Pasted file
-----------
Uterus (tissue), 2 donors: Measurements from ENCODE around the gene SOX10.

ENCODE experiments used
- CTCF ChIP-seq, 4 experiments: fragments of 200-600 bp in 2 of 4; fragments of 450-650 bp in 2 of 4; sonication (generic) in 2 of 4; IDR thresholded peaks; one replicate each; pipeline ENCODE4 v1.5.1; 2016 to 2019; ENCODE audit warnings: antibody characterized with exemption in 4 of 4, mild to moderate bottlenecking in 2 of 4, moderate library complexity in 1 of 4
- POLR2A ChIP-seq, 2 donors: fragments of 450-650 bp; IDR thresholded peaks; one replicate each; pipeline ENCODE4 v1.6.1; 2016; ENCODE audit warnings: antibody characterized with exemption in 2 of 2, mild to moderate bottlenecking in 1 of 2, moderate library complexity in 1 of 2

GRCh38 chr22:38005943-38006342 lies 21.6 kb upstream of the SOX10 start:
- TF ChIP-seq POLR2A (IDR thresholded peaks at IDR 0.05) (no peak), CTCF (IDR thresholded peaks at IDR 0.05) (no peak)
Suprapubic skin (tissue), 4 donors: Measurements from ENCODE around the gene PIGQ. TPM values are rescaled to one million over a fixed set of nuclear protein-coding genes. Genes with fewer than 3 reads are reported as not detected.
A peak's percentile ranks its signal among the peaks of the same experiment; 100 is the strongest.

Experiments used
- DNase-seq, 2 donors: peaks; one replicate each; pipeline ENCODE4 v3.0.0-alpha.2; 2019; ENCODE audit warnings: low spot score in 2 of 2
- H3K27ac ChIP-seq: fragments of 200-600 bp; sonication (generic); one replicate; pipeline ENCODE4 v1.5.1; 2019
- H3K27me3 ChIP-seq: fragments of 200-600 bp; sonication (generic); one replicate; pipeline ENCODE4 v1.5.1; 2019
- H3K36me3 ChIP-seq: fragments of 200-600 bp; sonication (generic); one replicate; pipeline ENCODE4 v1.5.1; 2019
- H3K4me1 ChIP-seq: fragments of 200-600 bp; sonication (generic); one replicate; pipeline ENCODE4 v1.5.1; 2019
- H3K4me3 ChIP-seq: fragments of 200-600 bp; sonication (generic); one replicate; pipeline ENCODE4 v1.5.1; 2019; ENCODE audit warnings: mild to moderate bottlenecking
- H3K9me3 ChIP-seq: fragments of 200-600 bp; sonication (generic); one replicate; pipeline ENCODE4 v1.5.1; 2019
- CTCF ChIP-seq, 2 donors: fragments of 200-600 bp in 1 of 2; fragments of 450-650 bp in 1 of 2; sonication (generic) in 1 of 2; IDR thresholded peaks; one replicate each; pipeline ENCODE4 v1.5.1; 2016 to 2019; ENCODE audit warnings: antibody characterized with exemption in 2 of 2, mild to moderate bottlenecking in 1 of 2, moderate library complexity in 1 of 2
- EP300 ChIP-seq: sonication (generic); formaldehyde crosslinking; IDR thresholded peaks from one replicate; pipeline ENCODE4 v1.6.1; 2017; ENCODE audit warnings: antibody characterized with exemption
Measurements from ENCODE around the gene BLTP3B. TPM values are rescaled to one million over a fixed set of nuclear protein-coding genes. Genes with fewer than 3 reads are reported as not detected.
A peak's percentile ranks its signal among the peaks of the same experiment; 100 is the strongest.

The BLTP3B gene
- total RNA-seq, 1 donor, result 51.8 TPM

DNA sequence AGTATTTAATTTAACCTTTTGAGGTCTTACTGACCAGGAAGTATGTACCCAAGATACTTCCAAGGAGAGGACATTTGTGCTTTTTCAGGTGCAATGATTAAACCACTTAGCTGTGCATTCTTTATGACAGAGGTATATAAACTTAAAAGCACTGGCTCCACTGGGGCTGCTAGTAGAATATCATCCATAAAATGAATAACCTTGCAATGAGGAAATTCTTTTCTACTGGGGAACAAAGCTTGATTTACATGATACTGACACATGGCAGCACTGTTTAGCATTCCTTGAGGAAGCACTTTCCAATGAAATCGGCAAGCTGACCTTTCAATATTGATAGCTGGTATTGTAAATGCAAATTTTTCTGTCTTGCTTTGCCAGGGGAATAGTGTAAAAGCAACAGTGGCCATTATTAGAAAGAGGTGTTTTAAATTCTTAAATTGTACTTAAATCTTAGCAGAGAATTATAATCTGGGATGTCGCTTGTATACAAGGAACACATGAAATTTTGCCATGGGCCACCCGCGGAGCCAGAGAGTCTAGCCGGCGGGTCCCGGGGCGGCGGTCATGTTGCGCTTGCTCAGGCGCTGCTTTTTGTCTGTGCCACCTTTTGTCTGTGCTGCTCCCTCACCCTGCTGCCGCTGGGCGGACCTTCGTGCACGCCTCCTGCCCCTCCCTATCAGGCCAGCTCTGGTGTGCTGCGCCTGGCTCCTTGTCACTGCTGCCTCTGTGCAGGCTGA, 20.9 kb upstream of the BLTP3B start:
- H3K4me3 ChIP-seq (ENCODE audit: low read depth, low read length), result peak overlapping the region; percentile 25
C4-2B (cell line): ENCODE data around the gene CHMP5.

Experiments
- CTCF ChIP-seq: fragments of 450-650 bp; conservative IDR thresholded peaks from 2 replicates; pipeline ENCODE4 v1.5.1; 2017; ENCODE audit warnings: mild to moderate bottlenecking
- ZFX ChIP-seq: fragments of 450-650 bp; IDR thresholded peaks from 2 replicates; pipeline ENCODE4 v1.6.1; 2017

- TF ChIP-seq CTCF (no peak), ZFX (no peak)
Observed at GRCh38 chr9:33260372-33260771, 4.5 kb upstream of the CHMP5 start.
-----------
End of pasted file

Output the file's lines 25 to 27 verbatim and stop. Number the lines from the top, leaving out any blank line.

C4-2B (cell line): ENCODE data around the gene CHMP5.

Experiments
- CTCF ChIP-seq: fragments of 450-650 bp; conservative IDR thresholded peaks from 2 replicates; pipeline ENCODE4 v1.5.1; 2017; ENCODE audit warnings: mild to moderate bottlenecking